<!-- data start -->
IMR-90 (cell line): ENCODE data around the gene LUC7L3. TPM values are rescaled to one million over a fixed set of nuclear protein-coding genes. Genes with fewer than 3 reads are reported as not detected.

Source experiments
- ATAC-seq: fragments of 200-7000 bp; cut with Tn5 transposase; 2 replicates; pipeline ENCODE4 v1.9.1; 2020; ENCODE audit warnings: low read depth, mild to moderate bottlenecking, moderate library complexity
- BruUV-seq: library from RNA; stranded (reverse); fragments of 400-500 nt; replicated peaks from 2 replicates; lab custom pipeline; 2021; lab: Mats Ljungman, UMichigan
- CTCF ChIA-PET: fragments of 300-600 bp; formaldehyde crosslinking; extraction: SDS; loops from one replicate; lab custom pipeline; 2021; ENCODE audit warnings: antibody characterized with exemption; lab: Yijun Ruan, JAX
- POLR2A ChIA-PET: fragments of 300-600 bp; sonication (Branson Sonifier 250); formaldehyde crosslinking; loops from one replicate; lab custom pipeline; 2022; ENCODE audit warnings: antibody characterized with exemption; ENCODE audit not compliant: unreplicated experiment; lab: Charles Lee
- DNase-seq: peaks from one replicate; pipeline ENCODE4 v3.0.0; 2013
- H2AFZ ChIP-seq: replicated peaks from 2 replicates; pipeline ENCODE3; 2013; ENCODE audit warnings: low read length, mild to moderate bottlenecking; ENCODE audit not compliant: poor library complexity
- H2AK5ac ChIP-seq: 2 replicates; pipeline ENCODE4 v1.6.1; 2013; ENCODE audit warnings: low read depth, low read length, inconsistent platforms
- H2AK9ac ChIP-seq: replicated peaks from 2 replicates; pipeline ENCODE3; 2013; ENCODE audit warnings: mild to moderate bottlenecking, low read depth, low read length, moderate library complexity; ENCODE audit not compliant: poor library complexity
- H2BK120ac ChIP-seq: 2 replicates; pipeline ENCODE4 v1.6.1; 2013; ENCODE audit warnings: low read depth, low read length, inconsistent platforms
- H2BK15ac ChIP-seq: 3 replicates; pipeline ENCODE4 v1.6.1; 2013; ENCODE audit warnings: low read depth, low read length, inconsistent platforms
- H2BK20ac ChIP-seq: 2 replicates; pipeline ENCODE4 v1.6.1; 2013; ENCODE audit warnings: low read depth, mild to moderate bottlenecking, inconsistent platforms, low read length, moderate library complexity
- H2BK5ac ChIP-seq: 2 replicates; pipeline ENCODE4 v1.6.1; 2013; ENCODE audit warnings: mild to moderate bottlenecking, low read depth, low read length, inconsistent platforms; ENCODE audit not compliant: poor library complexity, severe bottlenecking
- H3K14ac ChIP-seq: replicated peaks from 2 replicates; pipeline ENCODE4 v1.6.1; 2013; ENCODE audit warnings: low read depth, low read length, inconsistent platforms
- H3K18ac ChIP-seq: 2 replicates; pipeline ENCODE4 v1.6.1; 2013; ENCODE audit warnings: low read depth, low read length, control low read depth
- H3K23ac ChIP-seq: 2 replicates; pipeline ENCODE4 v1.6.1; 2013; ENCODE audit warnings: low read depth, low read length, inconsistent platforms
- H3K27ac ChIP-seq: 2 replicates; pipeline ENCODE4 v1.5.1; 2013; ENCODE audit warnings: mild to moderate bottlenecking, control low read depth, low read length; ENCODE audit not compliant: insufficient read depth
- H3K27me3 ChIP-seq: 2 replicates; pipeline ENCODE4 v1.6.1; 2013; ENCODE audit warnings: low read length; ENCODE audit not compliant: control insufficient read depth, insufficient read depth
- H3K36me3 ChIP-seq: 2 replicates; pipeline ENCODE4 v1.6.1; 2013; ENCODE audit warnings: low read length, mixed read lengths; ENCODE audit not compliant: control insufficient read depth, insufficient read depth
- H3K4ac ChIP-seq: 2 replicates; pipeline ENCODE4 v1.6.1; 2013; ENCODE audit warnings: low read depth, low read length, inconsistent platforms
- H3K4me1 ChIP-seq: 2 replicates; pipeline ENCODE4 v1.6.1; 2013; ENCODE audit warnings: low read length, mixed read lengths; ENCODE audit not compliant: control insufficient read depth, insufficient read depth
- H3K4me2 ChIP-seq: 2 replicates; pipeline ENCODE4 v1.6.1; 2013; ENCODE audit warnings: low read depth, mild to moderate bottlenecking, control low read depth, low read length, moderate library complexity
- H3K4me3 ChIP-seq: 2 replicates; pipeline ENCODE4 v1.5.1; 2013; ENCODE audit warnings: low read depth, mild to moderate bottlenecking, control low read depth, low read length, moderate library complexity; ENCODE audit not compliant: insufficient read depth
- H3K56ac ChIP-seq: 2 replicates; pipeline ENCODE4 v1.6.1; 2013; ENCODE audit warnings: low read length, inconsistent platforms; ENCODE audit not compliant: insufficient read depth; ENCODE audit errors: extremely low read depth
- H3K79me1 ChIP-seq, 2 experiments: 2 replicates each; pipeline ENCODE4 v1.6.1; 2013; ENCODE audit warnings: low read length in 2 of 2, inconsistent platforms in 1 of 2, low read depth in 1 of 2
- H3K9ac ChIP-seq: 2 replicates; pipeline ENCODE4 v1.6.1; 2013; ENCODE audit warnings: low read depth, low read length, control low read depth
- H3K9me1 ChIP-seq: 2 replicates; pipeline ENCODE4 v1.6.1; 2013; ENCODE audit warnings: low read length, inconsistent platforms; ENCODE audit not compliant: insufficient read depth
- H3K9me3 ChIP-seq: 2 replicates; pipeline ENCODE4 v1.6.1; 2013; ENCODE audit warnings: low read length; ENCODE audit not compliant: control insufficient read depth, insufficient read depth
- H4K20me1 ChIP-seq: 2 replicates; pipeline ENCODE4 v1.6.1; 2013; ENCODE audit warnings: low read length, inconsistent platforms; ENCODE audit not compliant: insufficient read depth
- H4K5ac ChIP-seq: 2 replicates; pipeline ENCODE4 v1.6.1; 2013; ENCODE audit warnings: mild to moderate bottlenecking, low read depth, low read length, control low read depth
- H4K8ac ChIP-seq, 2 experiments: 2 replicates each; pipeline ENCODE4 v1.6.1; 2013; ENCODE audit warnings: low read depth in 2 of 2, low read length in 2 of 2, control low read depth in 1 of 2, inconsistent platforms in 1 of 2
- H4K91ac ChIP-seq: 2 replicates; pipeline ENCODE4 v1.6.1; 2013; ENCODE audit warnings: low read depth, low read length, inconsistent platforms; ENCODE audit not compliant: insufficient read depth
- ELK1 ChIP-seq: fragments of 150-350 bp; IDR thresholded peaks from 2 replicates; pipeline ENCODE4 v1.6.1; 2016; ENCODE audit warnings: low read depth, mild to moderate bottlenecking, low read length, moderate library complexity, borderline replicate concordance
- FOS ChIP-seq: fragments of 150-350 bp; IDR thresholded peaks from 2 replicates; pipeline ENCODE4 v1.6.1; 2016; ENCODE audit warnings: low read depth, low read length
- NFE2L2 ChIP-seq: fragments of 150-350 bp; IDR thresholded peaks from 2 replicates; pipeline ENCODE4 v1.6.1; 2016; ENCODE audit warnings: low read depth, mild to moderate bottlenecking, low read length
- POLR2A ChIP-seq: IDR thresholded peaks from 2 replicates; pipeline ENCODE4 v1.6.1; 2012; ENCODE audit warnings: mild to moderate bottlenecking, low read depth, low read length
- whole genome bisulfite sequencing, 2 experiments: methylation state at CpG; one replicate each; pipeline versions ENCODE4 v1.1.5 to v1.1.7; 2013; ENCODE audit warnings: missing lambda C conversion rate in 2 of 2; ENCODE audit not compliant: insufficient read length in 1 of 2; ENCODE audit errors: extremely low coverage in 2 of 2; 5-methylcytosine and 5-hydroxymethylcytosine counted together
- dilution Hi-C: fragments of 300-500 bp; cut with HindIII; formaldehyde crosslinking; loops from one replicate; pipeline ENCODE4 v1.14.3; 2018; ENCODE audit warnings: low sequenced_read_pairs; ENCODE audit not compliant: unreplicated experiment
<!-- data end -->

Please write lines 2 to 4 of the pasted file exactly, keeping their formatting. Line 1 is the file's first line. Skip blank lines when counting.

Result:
Source experiments
- ATAC-seq: fragments of 200-7000 bp; cut with Tn5 transposase; 2 replicates; pipeline ENCODE4 v1.9.1; 2020; ENCODE audit warnings: low read depth, mild to moderate bottlenecking, moderate library complexity
- BruUV-seq: library from RNA; stranded (reverse); fragments of 400-500 nt; replicated peaks from 2 replicates; lab custom pipeline; 2021; lab: Mats Ljungman, UMichigan